Obliterations (1939-2014)


Fritzia Irizar

January 16 – April 20, 2014

Through her practice, Fritzia Irizar (Culiacán, México, 1977) generates strategies that engage multiple audiences in order to encourage the exchange of symbolic values between the economic, psychological, mythical, as well as all their entwined desires. This exhibition brings together seven pieces created between 2002 and 2012, all related to mechanisms of obstruction, cancellation or missing information in the artistic practice. Through models reconstruc ting the spaces where these actions originally took place, accompanied by documents referring to each work, the selection accounts for a series of situations presented as non-replicable experiences, but as possibilities for analysis.

By contrasting diverse value systems–for example, confronting the value of a regular block of salt with the exchange value it acquires once inserted in the art market–Irizar underlines the fragility of the social agreements that support them. Through a series of allusions to the mechanisms of the art system, some of these works address value imposition processes that an increasingly alienated public consumes by intellectual or mercantile means. The ways of a symbolic network–that which sustains a cultural infrastructure for the consumption of a few–are thus revealed.

Moreover, and in contrast to the latter work, Irizar also uses elements with a seemingly absolute exchange value. For example, a safe-box filled with cash is placed in a public space offering passersby the opportunity to solve a mathematical equation which will reveal the safe’s combination; or else, to take hold of it by force. In one of her most eloquent actions, Irizar collected hair samples from members of the Tarahumara community; these samples were analyzed to determine its carbon content–revealing in turn, the nutritional deficiencies of this indigenous group, historically threatened by marginalization and extreme poverty. Using the resultant carbon, a diamond was later produced through an industrial process that allows the custom making of these gems. The small stone produced condenses both the whims and extravagances of the wealthy classes of capitalist society, as the history of insufficiencies suffered by a culture faced with the constant risk of disappearing.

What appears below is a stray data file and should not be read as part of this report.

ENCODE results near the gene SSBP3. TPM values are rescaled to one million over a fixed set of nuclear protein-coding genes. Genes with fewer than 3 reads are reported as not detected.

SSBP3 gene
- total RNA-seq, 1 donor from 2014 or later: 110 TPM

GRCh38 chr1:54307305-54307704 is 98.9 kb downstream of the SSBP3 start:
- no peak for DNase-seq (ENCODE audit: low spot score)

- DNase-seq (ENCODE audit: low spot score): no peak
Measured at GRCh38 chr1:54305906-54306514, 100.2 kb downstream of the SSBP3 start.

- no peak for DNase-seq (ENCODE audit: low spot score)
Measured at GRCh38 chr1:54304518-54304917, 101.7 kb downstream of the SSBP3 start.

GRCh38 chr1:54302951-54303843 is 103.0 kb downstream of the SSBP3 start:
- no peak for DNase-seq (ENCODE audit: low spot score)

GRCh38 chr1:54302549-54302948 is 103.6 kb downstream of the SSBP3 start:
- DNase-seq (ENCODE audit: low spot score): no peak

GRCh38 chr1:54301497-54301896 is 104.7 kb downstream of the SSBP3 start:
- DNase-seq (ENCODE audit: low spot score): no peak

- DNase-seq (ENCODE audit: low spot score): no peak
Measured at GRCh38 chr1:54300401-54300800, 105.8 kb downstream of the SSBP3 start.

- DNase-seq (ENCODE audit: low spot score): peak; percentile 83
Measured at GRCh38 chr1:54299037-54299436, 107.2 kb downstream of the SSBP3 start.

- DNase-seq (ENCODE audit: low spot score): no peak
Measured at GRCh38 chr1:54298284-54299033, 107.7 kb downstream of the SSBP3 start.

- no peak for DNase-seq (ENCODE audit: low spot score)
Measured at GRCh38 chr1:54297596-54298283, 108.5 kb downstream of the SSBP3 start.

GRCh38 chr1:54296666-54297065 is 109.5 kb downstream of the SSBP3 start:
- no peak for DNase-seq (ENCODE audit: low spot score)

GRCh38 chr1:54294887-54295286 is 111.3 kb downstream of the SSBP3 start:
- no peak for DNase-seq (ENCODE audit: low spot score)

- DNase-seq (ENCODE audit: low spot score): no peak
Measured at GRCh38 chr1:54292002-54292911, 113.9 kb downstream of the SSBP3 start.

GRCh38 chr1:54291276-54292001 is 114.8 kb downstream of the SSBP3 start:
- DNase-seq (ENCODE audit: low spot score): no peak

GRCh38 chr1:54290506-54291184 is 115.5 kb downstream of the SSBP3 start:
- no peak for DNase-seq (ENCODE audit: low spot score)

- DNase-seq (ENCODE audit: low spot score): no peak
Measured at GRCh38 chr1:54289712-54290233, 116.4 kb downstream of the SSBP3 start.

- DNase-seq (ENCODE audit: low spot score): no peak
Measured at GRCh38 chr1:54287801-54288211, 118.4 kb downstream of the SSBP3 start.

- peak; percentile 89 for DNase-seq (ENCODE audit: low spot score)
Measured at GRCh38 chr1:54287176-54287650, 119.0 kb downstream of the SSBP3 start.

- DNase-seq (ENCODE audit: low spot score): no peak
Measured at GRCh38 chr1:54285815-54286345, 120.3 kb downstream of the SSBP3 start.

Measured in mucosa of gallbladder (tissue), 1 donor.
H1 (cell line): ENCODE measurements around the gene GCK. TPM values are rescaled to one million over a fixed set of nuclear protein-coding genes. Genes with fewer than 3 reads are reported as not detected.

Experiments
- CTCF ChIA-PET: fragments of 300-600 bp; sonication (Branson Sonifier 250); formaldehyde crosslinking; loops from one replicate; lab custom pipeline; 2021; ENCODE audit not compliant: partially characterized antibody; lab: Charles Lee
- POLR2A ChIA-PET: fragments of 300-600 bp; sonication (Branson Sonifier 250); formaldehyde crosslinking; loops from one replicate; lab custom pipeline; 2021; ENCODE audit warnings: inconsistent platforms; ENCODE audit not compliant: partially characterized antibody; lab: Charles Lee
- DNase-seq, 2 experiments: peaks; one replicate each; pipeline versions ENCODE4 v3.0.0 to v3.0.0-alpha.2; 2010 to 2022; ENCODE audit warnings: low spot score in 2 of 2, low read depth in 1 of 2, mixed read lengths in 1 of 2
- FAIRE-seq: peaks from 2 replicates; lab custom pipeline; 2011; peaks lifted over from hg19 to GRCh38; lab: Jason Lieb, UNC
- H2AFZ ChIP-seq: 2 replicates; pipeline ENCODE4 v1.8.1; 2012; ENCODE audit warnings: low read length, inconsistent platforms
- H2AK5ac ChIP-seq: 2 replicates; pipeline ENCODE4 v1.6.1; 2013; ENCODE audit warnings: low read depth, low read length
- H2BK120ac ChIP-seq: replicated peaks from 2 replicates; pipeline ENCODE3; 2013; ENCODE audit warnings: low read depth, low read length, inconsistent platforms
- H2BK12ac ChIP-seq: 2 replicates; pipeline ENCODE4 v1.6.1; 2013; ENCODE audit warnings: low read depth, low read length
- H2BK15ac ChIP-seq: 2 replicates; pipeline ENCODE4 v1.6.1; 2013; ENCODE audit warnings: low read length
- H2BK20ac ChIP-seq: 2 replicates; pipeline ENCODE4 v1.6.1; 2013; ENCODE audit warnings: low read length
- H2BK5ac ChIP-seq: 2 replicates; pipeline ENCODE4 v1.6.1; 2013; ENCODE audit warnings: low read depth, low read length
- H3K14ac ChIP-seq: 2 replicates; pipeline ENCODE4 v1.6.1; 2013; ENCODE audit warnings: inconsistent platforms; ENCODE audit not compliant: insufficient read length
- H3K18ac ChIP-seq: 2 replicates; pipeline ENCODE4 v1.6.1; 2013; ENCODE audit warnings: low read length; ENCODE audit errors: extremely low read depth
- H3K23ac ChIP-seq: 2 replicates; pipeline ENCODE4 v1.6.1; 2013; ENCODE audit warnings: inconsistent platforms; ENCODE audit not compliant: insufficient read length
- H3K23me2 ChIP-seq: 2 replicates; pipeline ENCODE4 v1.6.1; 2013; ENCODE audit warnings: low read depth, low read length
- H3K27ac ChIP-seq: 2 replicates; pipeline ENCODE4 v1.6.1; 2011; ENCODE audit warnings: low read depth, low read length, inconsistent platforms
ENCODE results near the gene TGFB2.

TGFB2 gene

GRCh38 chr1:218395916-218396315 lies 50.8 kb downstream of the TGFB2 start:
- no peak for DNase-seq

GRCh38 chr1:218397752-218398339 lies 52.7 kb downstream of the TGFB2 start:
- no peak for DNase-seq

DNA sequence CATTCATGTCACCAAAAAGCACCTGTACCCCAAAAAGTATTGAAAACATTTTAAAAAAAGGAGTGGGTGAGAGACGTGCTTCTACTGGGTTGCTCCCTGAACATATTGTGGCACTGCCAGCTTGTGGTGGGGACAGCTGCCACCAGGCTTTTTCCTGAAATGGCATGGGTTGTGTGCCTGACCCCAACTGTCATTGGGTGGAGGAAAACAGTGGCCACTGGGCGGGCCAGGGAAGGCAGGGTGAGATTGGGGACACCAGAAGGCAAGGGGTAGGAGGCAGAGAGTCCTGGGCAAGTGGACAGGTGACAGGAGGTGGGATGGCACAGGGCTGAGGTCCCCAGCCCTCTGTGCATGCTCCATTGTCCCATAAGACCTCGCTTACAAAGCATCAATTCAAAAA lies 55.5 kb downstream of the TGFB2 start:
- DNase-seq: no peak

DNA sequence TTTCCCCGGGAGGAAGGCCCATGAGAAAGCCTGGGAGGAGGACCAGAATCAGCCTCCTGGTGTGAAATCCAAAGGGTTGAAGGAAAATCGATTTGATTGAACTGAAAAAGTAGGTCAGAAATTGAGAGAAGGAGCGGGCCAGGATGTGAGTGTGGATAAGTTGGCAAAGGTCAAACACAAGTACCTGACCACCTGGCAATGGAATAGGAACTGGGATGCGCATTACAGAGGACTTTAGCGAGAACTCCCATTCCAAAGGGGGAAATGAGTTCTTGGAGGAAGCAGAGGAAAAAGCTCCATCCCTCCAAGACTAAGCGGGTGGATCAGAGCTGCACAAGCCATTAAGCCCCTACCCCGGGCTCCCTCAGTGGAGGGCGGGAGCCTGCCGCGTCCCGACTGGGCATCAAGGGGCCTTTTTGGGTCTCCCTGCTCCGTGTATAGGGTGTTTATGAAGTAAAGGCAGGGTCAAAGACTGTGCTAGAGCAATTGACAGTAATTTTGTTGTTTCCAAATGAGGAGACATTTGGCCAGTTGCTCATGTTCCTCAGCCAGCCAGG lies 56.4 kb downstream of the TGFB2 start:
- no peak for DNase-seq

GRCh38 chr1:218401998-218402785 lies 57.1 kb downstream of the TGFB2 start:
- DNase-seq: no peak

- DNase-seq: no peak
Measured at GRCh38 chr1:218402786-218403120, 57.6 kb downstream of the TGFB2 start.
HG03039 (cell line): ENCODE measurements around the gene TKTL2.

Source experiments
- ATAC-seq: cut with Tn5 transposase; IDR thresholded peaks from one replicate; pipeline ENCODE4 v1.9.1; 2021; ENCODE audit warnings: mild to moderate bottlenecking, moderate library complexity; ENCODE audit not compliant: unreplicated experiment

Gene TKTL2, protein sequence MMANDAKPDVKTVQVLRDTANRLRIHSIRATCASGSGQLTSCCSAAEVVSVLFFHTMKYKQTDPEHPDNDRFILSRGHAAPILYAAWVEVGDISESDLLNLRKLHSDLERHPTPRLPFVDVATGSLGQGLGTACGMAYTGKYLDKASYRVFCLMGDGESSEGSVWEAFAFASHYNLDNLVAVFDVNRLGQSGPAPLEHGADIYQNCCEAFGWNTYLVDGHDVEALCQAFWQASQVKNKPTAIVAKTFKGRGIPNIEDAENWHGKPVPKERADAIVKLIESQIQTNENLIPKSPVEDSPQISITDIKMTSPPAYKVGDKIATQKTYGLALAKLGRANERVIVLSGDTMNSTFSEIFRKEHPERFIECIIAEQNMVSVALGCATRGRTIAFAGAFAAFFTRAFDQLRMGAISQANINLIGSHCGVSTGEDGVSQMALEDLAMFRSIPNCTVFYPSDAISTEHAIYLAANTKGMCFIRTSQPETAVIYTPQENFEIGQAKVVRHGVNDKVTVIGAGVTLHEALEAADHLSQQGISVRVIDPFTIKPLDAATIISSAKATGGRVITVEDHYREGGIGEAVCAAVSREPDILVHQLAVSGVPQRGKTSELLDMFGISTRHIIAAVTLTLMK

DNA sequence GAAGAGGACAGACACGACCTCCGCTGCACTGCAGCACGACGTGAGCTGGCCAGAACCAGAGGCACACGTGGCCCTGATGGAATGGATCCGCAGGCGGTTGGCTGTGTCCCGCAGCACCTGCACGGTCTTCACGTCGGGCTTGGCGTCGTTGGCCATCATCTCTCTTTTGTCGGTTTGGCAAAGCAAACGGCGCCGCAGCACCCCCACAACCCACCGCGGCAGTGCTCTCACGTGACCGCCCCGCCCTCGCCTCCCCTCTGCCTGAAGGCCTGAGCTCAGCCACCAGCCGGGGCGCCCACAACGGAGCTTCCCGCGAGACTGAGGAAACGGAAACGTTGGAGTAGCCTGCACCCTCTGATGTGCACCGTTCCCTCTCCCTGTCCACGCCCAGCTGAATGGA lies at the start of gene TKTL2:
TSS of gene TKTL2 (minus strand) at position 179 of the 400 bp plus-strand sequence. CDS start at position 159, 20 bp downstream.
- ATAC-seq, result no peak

The confrontation of the different value systems represented in this exhibition, as well as in much of Irizar’s work, propose a critical guide to understanding those elusive forces driving our contemporary existence.

Tatiana Cuevas


Exhibition Credits:

Curated by: Tatiana Cuevas; Exhibition coordinator: Luis Mosquera; Exhibition design: comun.A; Installation: Llamas A Mi; Video editing: José Jasso; Translation: Marcela Quiroz; Thanks to: Maria José Aguirre, Manli Luz, Aleida Pardo and galería talcual.